A recent article in USA Today (“Mexico’s Violence Not Widespread,” August 4) could serve as a case study in why Mexican journalists consider their North American counterparts “hopeless” when it comes to accurate reporting on their country.

The article pretends to correct the public misperception that Mexico on a whole is a dangerous and violent place.  On the contrary, the reporter informs us, “official statistics” demonstrate that “much of Mexico has modest murder rates,” that murders have been “dropping steadily” over the last ten years, that President Felipe Calderón is right “to insist that the worst violence is confined to certain regions and is mostly among gang members,” for, says he, Mexico has “areas and states, especially tourist areas, that have murder rates equal to many countries in Europe.”

That Calderón has reasons to discount the violence raging uncontrolled across his land is obvious, but why would an American reporter, and the editors of his paper, so casually take his word for it, as well as accept without question the veracity of Mexican-government statistics?

Charles Bowden, the author of the luminous book Murder City, insists that those statistics are pure fiction.  An example: The Mexican government reports that the population of El Paso’s sister city Ciudad Juárez is between 1.2 and 1.4 million; according to Bowden, it’s closer to two million, but the government deliberately undercounts it to make it appear that its existing civil infrastructure is adequate.  Why would it not also undercount the murder rate?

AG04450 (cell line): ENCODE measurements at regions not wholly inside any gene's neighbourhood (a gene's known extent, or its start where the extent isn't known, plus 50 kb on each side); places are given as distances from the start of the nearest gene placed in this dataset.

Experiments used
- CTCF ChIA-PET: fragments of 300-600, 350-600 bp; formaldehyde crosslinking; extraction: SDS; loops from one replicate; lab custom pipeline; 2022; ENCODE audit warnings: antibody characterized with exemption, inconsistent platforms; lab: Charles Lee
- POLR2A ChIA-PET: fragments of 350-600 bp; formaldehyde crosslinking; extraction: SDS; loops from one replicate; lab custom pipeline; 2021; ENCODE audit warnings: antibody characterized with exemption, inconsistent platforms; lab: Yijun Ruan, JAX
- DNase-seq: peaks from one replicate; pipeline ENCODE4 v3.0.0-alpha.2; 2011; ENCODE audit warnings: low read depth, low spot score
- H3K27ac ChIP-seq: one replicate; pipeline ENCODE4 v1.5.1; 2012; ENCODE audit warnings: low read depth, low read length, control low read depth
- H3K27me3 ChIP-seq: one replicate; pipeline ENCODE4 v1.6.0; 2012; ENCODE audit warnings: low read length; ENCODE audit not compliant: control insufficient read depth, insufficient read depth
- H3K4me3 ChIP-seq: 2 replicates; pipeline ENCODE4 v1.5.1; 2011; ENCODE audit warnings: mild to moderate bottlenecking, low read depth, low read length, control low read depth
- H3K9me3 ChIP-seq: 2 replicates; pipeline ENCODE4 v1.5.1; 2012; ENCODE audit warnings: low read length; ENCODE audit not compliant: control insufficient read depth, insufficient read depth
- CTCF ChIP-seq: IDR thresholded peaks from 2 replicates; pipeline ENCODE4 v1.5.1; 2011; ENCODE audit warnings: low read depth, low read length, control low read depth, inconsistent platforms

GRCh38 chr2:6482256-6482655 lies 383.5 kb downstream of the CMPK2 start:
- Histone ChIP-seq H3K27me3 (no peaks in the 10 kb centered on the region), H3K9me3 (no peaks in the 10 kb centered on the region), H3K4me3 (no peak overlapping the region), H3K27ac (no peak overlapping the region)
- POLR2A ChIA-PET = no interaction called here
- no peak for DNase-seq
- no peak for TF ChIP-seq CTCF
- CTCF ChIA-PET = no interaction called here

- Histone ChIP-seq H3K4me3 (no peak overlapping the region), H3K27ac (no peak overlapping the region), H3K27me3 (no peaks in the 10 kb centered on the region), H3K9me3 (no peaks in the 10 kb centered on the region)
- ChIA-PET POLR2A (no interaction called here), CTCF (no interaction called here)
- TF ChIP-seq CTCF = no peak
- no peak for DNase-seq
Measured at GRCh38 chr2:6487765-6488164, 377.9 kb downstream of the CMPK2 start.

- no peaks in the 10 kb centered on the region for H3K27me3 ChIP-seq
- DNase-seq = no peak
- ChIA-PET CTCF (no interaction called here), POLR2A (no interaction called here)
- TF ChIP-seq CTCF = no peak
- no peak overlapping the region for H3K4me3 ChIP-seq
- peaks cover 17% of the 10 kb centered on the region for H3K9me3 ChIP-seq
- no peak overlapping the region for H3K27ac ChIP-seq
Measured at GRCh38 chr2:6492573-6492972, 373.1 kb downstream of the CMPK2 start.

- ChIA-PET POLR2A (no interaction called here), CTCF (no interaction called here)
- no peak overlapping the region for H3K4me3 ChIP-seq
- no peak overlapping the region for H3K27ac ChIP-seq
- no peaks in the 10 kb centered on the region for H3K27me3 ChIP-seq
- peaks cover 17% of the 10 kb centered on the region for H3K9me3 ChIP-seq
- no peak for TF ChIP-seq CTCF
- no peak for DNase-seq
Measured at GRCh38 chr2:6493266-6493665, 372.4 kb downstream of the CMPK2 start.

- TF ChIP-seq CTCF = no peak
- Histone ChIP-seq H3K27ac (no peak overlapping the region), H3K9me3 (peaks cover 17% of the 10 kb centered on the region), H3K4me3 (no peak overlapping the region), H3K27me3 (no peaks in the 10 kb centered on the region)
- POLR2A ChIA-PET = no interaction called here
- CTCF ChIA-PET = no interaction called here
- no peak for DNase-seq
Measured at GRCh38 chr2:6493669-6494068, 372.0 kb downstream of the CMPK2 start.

What’s more, most kidnappings, rapes, and murders in Mexico are never reported because to do so would be not only futile but dangerous.  After all, most of the state police in Mexico work for the cartels—85 percent of them, according to a former state policeman turned sicario interviewed by Bowden.  Also, many of the kidnappings and murders in Mexico are carried out by special police units.  And when the cartels do it themselves, they can count on police not to interfere and never to investigate.  Killers often finish off their wounded victims in hospital emergency rooms.  One gang, known as the Murder Artists, “had three sets of uniforms nicely starched—municipal police, state police, federal police.  Also, they would have cars with the proper police insignia on them depending on whatever area they were operating [in] at the moment.  Ambulances also would be mimicked.”

No one knows the real murder rate in Mexico, but it could be double or even triple the official rate.  And, contrary to Calderón, no one is safe.  Bowden takes pains to show that much of the violence is random, arbitrary, and inexplicable.

The USA Today reporter also cites various Mexican “experts” in support of the Mexican government’s claim that Mexico is becoming a safer, better place.  Mario Arroyo, a researcher at the Citizen’s Institute on Crime Studies, “a Mexico City think tank,” says that “if you look at history, today we have fewer murders, both in raw numbers and rates.”  The cause of this “decline in violence” is “Mexico’s stable economy, helped along by the 1994 North American Free Trade Agreement.”  Edna Jaime of Mexico Evaluates, another Mexico City think tank, explains that a 1992 constitutional amendment on land tenure “also helped” reduce violence.  “It was,” Jaime says, “part of becoming a more modern and civilized country.”

Anyone who has read Bowden knows that the cartels are not the only organizations in Mexico to offer people a choice: plata o plomo (silver or lead).  Were these institutes to report honestly on the corruption and violence endemic in their country, they might well meet a fate worse than the drying up of funds.

“There are,” writes Bowden, “two Mexicos.  There is the one reported by the U.S. press,” and there is the real one, “where the line between the government and the drug world has never existed,” “where the war is for drugs [and] the police and the military fight for their share.”